In recent years, central schemes for approximating solutions of hyperbolic conservation laws, received a considerable amount of renewed attention. A family of high-resolution, non-oscillatory, central schemes, was developed to handle such problems. Compared with the 'classical' upwind schemes, these central schemes were shown to be both simple and stable for a large variety of problems ranging from one-dimensional scalar problems to multi-dimensional systems of conservation laws. They were successfully implemented for a variety of other related problems, such as, e.g., the incompressible Euler equations ,,, , the magneto-hydrodynamics equations , viscoelastic flows| hyperbolic systems with relaxation source terms ,, non-linear optics ,, and slow moving shocks .
The family of high-order central schemes we deal with, can be viewed as a direct extension to the first-order, Lax-Friedrichs (LxF) scheme , which on one hand is robust and stable, but on the other hand suffers from excessive dissipation. To address this problematic property of the LxF scheme, a Godunov-like second-order central scheme was developed by Nessyahu and Tadmor (NT) in  (see also ). It was extended to higher-order of accuracy as well as for more space dimensions (consult , , ,  and , for the two-dimensional case, and , ,  and  for the third-order schemes).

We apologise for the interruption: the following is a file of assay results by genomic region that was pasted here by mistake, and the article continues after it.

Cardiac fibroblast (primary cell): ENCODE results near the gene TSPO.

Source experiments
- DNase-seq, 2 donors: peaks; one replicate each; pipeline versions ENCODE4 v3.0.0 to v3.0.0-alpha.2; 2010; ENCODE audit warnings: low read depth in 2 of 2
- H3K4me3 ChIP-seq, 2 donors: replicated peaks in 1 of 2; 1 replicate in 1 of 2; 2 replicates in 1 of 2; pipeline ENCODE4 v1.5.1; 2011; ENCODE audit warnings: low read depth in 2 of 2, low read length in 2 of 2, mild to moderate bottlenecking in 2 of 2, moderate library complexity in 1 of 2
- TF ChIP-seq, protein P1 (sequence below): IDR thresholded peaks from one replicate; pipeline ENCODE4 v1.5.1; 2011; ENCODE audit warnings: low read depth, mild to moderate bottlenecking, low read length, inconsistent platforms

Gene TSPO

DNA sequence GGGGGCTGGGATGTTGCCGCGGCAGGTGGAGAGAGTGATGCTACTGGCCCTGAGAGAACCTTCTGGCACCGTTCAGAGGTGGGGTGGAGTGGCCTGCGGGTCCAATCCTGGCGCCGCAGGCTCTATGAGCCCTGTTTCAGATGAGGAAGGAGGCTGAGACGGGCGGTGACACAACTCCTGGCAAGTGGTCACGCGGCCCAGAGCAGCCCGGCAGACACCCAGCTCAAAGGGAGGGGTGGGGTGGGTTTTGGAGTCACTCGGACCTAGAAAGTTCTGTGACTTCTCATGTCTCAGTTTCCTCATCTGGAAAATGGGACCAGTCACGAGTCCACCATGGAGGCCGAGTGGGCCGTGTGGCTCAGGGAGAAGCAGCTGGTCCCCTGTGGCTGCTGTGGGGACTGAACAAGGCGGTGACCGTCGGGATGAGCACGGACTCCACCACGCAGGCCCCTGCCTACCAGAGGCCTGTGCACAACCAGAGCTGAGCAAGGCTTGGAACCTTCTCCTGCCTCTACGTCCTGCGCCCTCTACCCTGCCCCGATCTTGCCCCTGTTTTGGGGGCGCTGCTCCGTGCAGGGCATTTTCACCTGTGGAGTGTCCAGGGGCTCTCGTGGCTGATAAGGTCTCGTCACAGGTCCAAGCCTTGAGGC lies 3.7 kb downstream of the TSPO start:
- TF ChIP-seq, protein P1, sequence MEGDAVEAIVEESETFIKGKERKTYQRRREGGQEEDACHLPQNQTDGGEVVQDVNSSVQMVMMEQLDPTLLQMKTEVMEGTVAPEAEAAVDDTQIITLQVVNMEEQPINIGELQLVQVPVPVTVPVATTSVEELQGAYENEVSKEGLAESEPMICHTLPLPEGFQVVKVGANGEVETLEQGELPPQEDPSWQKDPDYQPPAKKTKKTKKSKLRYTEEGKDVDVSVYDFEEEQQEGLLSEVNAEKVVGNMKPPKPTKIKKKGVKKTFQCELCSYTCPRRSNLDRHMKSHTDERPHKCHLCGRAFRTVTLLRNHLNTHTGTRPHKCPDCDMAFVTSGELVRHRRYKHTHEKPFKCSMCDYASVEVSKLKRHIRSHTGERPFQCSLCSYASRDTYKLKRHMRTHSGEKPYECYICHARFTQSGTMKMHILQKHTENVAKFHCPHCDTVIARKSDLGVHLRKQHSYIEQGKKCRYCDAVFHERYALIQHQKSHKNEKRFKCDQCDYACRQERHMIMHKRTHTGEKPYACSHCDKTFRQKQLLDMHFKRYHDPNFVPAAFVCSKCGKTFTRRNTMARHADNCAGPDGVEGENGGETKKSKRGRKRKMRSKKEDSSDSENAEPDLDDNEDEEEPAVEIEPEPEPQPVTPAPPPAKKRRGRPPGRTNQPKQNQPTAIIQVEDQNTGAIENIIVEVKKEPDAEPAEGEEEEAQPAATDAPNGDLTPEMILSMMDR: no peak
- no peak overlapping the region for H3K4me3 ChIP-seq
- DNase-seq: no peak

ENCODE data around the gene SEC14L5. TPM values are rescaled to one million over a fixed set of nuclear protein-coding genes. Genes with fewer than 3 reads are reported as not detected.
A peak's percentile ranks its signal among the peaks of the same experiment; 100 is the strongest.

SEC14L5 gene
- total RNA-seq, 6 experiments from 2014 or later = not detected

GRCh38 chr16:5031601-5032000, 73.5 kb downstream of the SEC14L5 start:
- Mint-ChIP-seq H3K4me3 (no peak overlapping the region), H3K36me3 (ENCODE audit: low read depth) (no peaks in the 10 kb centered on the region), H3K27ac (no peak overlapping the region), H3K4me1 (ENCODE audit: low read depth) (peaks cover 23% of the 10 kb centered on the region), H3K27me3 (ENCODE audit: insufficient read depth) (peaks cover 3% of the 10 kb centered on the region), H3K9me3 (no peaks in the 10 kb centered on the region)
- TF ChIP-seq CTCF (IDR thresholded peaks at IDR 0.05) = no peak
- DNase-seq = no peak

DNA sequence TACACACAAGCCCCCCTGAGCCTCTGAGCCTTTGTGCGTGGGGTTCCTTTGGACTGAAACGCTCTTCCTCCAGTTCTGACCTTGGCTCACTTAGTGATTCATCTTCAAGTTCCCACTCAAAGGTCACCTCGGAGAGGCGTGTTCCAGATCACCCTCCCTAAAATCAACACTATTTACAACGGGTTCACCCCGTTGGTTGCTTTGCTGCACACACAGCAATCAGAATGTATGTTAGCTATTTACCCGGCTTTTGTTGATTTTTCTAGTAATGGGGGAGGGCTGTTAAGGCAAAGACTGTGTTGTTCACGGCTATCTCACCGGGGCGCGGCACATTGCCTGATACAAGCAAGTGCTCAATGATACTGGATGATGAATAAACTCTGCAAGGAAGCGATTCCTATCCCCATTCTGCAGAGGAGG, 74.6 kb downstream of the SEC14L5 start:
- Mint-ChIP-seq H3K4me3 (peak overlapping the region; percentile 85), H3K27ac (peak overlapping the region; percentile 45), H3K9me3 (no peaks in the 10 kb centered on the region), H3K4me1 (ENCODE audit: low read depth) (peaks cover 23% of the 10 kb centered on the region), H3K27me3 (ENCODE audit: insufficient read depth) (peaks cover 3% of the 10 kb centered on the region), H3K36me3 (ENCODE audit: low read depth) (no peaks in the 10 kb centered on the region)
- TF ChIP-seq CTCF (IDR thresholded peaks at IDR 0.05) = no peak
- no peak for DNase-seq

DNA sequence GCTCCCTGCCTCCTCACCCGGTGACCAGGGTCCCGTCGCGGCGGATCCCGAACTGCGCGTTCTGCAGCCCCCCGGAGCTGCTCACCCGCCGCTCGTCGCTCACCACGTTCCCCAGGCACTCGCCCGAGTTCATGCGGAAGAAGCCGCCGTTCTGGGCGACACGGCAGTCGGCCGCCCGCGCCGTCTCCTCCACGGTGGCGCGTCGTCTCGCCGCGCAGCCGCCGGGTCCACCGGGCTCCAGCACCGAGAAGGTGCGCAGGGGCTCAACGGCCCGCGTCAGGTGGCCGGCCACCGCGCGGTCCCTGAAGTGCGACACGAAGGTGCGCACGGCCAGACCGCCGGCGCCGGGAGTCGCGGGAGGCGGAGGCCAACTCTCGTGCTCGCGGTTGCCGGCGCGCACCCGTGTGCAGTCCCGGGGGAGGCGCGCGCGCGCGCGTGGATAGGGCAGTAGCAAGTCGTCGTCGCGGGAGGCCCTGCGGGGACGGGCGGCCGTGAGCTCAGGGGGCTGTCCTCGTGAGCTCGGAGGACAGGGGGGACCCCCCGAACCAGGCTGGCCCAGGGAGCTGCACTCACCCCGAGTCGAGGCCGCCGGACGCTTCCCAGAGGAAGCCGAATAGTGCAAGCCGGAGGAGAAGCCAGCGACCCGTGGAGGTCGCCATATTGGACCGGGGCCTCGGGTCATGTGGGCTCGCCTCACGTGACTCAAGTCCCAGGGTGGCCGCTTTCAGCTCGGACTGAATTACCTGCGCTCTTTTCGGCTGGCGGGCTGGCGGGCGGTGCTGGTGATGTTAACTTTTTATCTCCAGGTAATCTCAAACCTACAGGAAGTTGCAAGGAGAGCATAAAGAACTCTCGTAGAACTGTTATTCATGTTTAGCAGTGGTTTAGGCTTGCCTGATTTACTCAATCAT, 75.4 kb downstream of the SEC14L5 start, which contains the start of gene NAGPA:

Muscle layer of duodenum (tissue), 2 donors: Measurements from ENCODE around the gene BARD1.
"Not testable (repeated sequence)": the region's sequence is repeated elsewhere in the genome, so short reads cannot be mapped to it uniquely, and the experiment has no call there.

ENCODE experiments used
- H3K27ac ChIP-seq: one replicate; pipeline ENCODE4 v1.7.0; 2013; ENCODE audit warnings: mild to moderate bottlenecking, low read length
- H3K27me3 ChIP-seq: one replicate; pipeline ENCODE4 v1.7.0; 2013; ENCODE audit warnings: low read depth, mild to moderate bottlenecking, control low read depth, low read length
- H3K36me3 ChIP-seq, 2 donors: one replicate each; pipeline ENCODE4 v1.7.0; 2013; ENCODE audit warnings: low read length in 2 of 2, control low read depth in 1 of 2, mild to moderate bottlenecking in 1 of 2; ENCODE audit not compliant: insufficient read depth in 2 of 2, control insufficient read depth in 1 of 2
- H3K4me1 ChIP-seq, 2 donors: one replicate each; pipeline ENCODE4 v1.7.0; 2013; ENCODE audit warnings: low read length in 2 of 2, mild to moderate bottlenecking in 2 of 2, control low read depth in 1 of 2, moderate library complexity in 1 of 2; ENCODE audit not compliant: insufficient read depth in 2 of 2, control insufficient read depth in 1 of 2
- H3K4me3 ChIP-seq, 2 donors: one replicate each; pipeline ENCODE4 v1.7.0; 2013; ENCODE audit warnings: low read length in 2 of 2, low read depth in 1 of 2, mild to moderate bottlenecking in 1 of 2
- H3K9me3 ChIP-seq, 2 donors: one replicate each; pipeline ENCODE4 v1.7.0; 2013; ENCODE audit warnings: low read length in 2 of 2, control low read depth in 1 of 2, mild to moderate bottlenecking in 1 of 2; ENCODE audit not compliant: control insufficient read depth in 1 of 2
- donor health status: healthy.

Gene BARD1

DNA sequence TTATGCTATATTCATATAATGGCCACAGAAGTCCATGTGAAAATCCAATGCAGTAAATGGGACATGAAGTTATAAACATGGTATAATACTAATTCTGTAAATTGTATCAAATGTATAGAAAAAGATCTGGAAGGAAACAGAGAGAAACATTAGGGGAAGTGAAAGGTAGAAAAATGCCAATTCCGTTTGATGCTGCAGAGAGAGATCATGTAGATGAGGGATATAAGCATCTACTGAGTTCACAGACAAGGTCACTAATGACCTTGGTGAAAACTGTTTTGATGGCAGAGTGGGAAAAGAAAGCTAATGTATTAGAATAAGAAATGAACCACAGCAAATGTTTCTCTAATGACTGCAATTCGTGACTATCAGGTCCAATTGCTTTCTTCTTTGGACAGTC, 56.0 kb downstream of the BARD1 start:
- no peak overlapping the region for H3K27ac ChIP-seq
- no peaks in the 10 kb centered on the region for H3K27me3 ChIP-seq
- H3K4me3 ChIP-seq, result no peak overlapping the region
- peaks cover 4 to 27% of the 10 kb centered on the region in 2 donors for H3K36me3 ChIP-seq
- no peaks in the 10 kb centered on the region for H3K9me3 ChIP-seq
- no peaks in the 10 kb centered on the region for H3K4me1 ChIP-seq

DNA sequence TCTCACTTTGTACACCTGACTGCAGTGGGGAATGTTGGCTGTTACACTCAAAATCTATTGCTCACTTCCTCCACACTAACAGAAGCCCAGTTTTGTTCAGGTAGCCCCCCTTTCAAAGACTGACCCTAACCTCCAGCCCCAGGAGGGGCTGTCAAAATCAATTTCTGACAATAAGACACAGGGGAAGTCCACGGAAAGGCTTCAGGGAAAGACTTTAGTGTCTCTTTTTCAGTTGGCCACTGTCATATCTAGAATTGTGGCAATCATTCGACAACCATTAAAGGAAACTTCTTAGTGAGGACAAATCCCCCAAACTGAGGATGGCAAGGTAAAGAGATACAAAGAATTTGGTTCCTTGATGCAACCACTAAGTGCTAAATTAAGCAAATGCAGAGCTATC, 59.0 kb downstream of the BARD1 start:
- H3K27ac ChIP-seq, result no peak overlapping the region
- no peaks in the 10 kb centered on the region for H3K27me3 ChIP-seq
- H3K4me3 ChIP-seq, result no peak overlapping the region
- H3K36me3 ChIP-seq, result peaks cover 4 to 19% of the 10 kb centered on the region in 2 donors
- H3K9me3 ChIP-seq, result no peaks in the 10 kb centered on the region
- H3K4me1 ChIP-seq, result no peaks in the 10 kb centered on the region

The NT scheme is based on reconstructing, in each time step, a piecewise-polynomial interpolant from the cell-averages computed in the previous time step. This interpolant is then (exactly) evolved in time, and finally, it is projected on its staggered averages, resulting with the staggered cell-averages at the next time-step. The one- and two-dimensional second-order schemes, are based on a piecewise-linear MUSCL-type reconstruction, whereas the third-order schemes are based on the non-oscillatory piecewise-parabolic reconstruction ,. Higher orders are treated in .
Like upwind schemes, the reconstructed piecewise-polynomials used by the central schemes, also make use of non-linear limiters which guarantee the overall non-oscillatory nature of the approximate solution. But unlike the upwind schemes, central schemes avoid the intricate and time consuming Riemann solvers; this advantage is particularly important in the multi-dimensional setup, where no such Riemann solvers exist.